How to Build a Social Lending Snowball

I have written about using the debt snowball to cut your debt and I have written about using social lending to make money like a bank. Today we are going to combine the snowball idea with social lending to show you how I have been making money and reinvesting to make money.

Social Lending Portfolio

I started my Lending Club portfolio about three years ago with $50. While I have only added money in $25 increments a few times, the portfolio has continued to grow. Like a DRIP stock, my social lending portfolio has grown through smart investment and reinvested profits.

In the last three years, I have made $38.08 in interest payments, or a 10.01% return on my investment.

I currently have 16 outstanding loans and five that have been fully paid back. I get about 85¢ per loan per month from payments. With 16 loans, that is $13.60 per month. That means every two months I get enough cash flow from my portfolio to invest in a new loan. If you have 30 loans, you can invest in a new loan every month.

How to Build a Social Lending Snowball

First, you have to sign up for an account at Lending Club or Prosper. Both are outstanding companies with bright futures. They are trustworthy and transparent.

Second, put in an initial investment. Remember that most loans are made in $25 increments, so a $50, $75, or $100 investment is a good starting point.

Third, pick your investments. I suggest picking low risk investments for your first 5-10 loans to prevent defaults. Remember, if the borrower stops paying, you take the loss. I would rather earn less interest while building my portfolio so one loss does not wipe out my investment earnings.

Fourth, wait. When you have been paid back $25, pick a new loan. It really is that simple. You could also setup an auto-investment that will pick a loan and remind you when it is time to reinvest.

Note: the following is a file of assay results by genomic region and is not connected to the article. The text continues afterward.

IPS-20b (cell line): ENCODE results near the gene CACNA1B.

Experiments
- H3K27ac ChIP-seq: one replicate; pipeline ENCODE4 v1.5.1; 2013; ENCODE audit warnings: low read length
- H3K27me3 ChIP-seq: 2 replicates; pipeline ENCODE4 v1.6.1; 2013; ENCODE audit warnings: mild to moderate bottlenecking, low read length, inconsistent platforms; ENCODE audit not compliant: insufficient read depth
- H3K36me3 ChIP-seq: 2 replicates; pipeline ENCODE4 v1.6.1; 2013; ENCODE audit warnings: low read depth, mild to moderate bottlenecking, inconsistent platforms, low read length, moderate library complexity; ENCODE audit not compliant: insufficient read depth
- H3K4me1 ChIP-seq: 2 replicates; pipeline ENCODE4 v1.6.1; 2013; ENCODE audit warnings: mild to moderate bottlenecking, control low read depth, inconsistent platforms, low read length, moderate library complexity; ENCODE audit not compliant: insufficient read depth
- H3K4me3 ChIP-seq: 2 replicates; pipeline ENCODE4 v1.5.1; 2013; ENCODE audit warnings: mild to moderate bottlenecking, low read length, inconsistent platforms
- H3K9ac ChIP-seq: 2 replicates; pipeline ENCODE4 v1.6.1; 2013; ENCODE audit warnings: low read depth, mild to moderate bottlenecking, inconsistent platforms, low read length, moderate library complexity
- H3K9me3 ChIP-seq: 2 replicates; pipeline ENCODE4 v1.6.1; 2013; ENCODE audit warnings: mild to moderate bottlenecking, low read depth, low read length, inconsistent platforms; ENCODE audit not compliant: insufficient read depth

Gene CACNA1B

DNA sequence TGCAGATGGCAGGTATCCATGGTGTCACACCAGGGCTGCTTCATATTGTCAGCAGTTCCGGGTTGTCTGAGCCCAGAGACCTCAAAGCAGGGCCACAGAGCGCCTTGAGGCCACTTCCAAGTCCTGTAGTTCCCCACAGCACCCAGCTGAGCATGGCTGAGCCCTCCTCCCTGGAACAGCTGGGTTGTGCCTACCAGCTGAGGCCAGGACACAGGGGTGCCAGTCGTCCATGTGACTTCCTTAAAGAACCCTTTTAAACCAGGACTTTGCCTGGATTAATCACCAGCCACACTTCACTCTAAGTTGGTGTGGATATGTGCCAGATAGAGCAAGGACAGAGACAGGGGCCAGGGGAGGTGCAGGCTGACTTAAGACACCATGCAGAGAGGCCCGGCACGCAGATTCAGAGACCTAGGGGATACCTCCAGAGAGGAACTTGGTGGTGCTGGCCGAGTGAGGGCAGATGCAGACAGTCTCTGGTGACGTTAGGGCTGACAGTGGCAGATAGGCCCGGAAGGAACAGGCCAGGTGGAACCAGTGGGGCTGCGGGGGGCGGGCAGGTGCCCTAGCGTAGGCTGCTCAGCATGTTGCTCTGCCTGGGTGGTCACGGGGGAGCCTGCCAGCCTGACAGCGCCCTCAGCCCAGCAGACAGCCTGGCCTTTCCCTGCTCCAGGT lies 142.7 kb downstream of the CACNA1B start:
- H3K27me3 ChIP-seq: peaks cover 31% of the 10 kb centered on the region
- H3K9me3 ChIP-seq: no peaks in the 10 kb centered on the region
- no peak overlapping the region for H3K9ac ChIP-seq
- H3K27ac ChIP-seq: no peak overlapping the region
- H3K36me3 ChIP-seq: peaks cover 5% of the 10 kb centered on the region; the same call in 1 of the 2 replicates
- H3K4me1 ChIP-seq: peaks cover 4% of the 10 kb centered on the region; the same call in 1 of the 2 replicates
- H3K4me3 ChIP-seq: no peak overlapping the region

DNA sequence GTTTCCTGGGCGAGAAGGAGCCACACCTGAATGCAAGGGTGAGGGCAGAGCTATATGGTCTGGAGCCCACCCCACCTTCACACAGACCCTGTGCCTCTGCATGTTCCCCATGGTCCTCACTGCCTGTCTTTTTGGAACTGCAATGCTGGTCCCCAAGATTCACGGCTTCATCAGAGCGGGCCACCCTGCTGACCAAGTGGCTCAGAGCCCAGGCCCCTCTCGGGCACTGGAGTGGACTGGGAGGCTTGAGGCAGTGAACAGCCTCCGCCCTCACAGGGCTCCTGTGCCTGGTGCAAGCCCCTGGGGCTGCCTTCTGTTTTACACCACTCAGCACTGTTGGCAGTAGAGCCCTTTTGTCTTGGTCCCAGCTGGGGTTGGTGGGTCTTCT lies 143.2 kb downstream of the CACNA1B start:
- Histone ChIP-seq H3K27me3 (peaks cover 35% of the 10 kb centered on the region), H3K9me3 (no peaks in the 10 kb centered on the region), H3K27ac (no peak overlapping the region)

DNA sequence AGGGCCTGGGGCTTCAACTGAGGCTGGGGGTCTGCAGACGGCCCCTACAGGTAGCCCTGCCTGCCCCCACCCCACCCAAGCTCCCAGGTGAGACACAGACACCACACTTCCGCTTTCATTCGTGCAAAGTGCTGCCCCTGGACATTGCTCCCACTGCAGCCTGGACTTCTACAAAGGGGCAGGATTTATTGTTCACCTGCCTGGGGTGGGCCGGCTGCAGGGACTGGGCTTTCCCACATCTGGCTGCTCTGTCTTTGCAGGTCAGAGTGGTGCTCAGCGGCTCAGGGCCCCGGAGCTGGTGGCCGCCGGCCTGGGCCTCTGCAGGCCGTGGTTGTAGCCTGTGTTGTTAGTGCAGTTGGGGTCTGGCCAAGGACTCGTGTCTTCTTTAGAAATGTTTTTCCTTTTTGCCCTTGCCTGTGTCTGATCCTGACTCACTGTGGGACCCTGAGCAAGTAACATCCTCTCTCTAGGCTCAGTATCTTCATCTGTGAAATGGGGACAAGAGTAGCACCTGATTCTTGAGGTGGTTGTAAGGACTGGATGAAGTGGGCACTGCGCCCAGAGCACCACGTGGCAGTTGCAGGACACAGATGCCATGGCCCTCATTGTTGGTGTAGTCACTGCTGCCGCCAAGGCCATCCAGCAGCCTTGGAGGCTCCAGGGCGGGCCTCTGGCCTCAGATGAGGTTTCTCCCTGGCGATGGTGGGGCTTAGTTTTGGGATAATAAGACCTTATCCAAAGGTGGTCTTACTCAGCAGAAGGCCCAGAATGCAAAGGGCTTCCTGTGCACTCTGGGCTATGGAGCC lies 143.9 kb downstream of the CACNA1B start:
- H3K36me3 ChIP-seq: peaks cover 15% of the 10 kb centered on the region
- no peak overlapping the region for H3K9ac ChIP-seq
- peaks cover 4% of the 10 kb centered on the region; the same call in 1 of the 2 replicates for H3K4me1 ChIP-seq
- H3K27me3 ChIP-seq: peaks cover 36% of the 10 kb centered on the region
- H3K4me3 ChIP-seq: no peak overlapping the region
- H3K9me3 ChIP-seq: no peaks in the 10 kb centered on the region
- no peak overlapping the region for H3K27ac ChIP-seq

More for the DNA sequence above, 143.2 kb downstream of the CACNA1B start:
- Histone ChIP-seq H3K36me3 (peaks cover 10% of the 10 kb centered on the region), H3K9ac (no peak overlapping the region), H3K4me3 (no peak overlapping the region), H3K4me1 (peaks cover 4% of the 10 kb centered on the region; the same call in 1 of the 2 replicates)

Bonus: Steroid Growth

You know how the athletes grow muscles really fast with steroids? You can use the same logic on your portfolio. Inject $25 every month or two to increase your cash flow faster. The more loans you have, the faster you can reinvest. The more you reinvest, the faster your cash flow grows. It is an awesome cycle that can make you a lot of money.

Your Turn

Do you have any questions or concerns about social lending? What have your experiences been if you have tried it? Please share in the comments.

Image by ff137 / flickr

22 thoughts on “How to Build a Social Lending Snowball”

  1. That’s pretty much exactly what I’ve been doing as well.  Drop a bit here and there into the account and then use the money from payments to reinvest into new loans.  It’s a pretty easy way to invest and make some decent returns.  I haven’t had any defaults yet, so still waiting on that.

      1. My experience (and I have quite a bit of it, but not as much as Peter :-)) is that once a loan starts going late (paid in grace period) nothing good ever comes of it, sorry to say.  If you can unload it on the trading platform you should.  This is a great reason to never invest more than 25.00 in one loan, which was my biggest newbie mistake.

  2. Good post Eric. I agree that the best way to take advantage of the rapid compounding that Lending Club and Prosper have to offer is to add new money to it regularly. I do that on a monthly basis to really get my snowball growing.